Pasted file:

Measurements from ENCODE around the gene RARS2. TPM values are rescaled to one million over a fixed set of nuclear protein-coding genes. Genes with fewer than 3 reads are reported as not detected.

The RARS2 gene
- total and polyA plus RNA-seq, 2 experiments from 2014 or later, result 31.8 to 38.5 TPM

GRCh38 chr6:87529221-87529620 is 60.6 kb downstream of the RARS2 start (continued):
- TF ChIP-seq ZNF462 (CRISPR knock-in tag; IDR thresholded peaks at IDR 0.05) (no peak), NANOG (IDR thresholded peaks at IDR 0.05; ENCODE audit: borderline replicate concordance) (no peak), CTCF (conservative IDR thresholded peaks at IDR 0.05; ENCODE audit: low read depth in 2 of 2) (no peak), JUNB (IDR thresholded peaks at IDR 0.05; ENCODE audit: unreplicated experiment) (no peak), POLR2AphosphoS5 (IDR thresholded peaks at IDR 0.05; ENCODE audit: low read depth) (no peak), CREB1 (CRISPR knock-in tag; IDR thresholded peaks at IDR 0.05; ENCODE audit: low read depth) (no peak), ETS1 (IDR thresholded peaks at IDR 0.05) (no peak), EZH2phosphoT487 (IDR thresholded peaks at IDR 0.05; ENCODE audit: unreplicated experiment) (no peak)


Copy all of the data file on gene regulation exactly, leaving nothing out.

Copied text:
Measurements from ENCODE around the gene RARS2. TPM values are rescaled to one million over a fixed set of nuclear protein-coding genes. Genes with fewer than 3 reads are reported as not detected.

The RARS2 gene
- total and polyA plus RNA-seq, 2 experiments from 2014 or later, result 31.8 to 38.5 TPM

GRCh38 chr6:87529221-87529620 is 60.6 kb downstream of the RARS2 start (continued):
- TF ChIP-seq ZNF462 (CRISPR knock-in tag; IDR thresholded peaks at IDR 0.05) (no peak), NANOG (IDR thresholded peaks at IDR 0.05; ENCODE audit: borderline replicate concordance) (no peak), CTCF (conservative IDR thresholded peaks at IDR 0.05; ENCODE audit: low read depth in 2 of 2) (no peak), JUNB (IDR thresholded peaks at IDR 0.05; ENCODE audit: unreplicated experiment) (no peak), POLR2AphosphoS5 (IDR thresholded peaks at IDR 0.05; ENCODE audit: low read depth) (no peak), CREB1 (CRISPR knock-in tag; IDR thresholded peaks at IDR 0.05; ENCODE audit: low read depth) (no peak), ETS1 (IDR thresholded peaks at IDR 0.05) (no peak), EZH2phosphoT487 (IDR thresholded peaks at IDR 0.05; ENCODE audit: unreplicated experiment) (no peak)